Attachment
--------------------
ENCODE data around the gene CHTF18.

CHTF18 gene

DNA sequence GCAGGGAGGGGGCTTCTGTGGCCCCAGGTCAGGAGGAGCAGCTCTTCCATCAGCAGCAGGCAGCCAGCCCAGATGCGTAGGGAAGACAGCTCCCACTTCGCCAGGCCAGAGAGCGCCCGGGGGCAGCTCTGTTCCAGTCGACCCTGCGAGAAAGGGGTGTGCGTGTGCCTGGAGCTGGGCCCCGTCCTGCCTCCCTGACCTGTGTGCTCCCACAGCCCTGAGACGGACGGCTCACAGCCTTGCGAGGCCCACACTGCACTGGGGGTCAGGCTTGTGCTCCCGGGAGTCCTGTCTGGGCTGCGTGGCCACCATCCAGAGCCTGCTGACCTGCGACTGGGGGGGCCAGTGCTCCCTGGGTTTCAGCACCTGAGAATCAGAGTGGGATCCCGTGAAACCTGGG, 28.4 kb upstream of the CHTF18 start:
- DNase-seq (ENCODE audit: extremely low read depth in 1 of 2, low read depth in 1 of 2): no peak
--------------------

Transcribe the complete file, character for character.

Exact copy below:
ENCODE data around the gene CHTF18.

CHTF18 gene

DNA sequence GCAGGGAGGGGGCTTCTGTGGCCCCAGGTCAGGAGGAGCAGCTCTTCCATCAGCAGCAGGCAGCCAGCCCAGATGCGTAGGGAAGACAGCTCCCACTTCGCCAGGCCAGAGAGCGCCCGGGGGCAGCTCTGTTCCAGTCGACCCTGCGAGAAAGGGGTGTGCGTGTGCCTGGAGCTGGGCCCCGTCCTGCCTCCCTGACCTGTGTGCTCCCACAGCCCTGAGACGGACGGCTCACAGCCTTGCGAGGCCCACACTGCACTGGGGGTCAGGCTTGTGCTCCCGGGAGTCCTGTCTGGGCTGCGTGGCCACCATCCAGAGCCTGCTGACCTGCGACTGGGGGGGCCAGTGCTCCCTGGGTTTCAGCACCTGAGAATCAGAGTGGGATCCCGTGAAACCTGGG, 28.4 kb upstream of the CHTF18 start:
- DNase-seq (ENCODE audit: extremely low read depth in 1 of 2, low read depth in 1 of 2): no peak